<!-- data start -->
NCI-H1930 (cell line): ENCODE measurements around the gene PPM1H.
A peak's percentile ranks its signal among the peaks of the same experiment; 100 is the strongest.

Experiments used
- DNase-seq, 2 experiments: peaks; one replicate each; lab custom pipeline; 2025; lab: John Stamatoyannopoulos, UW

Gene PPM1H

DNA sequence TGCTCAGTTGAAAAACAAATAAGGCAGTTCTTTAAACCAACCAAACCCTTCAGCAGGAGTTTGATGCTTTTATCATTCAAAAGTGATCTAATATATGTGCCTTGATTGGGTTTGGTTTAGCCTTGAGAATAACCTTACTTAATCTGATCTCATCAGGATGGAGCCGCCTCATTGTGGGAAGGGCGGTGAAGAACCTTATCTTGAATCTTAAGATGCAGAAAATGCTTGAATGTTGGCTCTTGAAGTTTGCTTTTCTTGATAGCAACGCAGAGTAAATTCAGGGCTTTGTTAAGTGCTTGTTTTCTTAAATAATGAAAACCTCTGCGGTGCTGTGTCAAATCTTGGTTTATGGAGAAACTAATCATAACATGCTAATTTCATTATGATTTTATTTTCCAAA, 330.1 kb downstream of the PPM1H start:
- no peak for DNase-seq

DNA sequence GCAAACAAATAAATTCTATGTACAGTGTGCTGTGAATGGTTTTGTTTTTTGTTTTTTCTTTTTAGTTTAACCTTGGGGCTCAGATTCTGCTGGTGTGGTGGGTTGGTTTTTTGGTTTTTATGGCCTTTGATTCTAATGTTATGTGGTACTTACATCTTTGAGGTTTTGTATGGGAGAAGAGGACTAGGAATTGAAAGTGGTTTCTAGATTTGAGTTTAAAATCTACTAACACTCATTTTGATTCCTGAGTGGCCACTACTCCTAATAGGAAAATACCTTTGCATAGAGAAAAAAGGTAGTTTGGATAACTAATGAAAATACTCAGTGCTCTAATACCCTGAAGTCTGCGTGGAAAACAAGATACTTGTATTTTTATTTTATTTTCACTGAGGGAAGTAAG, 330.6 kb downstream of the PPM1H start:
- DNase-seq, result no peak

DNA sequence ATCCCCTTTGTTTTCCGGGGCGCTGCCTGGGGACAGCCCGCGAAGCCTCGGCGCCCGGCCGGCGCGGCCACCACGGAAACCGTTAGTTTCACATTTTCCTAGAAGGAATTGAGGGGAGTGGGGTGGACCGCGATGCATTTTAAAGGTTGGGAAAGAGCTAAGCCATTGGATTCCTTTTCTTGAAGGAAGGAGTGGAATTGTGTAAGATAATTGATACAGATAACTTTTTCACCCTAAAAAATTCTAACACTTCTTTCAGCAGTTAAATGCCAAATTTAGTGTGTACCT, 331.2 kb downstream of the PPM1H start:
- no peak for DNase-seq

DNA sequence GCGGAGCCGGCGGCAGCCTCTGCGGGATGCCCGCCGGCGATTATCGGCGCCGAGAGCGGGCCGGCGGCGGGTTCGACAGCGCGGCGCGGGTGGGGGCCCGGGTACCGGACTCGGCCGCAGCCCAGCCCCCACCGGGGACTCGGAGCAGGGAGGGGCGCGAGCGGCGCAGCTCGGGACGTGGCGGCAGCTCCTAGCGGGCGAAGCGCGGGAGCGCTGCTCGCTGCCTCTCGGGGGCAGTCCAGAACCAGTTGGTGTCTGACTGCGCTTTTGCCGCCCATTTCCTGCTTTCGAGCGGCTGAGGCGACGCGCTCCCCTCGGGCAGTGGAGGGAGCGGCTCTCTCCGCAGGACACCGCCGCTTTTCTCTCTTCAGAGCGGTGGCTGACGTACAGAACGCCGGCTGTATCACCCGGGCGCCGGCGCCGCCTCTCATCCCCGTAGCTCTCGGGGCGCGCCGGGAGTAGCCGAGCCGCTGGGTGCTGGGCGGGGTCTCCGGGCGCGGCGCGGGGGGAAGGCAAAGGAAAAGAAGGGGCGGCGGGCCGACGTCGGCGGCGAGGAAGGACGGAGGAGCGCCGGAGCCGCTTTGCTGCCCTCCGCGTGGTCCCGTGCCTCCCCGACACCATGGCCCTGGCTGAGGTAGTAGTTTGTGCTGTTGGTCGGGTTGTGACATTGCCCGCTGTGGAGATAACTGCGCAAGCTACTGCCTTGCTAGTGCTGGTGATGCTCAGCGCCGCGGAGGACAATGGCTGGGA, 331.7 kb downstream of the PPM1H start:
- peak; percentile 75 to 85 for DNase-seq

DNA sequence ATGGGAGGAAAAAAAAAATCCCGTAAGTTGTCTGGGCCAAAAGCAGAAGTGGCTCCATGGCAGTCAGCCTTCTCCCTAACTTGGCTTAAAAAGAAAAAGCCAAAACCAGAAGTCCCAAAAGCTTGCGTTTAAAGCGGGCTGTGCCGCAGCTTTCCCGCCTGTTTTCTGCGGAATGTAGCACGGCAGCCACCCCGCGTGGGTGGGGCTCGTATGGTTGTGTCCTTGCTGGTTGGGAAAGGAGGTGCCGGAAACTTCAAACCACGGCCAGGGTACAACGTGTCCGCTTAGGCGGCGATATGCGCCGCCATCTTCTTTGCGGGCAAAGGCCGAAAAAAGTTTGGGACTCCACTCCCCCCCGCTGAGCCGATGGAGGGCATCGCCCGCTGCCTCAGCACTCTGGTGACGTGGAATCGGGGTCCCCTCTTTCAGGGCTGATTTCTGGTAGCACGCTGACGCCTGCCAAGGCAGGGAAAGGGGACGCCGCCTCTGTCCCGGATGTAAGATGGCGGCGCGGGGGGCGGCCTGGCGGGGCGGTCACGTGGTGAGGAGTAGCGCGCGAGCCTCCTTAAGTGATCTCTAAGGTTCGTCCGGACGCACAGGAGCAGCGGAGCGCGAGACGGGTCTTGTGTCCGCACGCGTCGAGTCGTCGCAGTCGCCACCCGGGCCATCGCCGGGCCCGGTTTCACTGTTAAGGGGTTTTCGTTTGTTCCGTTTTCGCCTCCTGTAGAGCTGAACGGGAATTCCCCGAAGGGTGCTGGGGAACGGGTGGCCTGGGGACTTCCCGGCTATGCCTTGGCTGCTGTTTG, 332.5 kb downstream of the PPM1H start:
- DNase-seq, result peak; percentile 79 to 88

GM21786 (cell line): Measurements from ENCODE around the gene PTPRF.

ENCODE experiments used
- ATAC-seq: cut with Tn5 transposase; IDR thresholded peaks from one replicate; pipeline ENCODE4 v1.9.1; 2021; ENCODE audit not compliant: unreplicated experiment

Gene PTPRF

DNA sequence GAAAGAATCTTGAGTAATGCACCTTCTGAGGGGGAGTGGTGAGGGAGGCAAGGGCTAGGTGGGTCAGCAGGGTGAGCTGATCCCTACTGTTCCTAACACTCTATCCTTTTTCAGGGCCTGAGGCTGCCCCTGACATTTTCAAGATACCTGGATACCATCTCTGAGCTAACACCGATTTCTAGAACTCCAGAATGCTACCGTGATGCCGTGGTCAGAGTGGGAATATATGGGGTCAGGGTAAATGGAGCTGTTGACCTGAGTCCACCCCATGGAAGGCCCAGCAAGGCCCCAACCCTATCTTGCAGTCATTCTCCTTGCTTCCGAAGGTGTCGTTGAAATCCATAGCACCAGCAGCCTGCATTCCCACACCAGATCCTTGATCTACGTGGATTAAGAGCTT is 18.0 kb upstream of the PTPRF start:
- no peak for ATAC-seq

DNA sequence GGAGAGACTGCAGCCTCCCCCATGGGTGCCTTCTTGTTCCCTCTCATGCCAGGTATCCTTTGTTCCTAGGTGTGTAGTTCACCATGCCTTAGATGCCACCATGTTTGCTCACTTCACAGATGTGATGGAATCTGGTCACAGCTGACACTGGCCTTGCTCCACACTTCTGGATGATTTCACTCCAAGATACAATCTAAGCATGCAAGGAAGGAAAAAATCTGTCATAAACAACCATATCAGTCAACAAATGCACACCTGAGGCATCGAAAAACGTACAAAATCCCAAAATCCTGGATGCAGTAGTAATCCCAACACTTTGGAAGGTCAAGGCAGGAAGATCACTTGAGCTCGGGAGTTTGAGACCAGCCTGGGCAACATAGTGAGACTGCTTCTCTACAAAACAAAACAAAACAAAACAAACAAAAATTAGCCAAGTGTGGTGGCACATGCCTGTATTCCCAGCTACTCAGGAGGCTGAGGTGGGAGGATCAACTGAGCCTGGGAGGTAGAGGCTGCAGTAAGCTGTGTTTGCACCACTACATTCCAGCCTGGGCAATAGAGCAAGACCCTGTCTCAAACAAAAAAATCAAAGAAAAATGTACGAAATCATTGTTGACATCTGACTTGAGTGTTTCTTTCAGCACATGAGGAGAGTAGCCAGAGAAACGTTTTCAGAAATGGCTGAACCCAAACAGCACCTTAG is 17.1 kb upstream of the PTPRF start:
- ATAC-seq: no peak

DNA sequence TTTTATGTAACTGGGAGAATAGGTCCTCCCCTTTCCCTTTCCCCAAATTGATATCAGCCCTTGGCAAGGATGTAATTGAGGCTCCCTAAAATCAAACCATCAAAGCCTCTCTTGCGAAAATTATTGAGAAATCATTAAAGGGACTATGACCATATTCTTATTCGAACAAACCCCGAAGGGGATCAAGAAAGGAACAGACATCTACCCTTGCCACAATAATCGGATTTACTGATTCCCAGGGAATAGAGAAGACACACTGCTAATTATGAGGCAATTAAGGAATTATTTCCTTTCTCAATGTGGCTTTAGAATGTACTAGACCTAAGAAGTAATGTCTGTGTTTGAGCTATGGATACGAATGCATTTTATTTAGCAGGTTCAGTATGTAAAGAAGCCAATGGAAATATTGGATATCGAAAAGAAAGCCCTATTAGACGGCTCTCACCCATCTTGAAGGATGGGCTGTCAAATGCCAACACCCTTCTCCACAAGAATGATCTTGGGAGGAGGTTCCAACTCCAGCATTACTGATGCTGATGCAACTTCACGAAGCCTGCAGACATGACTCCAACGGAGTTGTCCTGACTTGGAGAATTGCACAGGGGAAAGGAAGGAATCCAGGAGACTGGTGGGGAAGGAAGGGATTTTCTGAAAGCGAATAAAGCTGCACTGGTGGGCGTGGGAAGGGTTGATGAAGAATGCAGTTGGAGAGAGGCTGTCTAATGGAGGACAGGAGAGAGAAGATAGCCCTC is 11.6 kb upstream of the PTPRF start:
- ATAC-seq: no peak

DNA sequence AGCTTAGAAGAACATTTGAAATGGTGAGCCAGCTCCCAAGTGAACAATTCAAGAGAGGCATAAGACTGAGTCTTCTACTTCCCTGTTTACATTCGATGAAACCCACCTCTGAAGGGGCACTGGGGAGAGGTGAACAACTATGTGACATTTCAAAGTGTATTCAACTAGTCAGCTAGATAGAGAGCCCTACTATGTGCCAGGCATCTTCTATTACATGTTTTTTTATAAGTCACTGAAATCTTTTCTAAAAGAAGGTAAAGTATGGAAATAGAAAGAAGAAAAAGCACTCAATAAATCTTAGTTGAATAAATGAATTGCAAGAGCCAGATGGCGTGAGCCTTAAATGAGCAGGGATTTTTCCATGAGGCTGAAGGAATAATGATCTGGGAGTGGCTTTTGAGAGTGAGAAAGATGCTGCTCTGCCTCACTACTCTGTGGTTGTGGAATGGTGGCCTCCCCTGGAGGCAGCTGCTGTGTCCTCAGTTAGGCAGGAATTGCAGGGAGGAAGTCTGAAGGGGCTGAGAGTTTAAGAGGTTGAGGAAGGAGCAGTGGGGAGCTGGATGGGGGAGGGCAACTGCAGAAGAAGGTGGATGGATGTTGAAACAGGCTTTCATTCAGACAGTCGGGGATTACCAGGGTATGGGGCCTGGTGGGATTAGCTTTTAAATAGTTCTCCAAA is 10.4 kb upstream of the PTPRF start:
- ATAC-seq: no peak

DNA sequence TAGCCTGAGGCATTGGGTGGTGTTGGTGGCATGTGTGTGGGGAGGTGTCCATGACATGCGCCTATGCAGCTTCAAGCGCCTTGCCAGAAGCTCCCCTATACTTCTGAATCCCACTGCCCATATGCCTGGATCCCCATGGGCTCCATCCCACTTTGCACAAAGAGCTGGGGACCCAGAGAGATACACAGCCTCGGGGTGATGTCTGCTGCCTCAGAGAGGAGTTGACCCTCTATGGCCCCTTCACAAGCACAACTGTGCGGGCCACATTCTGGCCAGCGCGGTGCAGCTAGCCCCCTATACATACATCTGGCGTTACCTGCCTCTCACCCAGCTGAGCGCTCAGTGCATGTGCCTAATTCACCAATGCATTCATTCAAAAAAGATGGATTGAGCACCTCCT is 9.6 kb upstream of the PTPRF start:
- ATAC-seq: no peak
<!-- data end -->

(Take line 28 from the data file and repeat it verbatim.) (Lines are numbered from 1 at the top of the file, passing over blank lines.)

DNA sequence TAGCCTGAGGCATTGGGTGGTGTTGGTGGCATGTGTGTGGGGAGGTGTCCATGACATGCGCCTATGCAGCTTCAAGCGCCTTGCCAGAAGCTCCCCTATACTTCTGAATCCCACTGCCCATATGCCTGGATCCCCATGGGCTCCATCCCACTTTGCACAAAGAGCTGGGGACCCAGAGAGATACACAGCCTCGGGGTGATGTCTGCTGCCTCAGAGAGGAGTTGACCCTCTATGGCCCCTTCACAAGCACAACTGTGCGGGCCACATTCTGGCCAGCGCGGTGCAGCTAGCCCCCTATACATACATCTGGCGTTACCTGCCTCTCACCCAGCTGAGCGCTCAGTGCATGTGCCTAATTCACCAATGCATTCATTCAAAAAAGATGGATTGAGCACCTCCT is 9.6 kb upstream of the PTPRF start: